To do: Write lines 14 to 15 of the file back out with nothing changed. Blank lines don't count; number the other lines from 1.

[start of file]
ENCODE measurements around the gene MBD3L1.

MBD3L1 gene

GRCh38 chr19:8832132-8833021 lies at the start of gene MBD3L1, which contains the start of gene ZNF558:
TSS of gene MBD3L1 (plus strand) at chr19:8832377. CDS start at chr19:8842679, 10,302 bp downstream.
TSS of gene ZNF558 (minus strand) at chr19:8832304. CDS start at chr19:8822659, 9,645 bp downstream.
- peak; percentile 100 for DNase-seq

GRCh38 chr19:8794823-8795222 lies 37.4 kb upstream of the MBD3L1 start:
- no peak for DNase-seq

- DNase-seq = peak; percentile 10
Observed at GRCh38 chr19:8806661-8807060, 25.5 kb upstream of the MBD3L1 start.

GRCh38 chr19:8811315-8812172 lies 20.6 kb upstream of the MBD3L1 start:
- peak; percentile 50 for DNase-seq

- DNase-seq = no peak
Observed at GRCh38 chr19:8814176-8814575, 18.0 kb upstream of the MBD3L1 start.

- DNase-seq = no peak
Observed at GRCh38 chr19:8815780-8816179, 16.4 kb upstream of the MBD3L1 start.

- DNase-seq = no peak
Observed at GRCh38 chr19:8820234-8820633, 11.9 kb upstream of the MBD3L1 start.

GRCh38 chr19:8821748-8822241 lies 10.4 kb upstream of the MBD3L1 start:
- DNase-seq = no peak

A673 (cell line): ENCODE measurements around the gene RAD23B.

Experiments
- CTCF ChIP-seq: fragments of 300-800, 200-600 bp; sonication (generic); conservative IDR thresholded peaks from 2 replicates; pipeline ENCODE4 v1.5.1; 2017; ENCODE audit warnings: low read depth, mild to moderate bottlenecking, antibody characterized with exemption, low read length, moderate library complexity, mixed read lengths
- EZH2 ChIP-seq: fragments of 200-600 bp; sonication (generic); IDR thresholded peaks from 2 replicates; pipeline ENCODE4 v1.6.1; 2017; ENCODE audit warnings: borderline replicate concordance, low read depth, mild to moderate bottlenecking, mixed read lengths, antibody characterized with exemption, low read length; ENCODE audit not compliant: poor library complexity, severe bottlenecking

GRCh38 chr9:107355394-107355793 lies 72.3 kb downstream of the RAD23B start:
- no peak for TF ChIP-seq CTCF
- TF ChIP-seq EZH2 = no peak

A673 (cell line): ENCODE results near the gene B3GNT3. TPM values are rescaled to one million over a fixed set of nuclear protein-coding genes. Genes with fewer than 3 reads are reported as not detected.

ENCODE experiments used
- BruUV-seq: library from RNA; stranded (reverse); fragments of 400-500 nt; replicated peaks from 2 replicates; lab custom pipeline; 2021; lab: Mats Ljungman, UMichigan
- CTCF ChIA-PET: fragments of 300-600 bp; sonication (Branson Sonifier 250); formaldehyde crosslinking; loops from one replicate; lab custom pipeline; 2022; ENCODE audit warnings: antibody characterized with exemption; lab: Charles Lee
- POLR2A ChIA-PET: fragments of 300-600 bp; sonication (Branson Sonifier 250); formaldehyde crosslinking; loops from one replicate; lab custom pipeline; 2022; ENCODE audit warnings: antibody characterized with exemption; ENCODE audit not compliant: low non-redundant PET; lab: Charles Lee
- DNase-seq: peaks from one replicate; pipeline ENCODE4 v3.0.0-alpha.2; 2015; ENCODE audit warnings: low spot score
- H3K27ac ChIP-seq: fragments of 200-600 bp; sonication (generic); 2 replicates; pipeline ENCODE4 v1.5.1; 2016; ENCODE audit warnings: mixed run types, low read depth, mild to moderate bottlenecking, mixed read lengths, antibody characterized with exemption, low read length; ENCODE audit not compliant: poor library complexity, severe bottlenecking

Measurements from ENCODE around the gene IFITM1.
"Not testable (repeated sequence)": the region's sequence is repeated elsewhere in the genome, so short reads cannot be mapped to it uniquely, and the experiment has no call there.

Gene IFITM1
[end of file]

Observed at GRCh38 chr19:8814176-8814575, 18.0 kb upstream of the MBD3L1 start.

- DNase-seq = no peak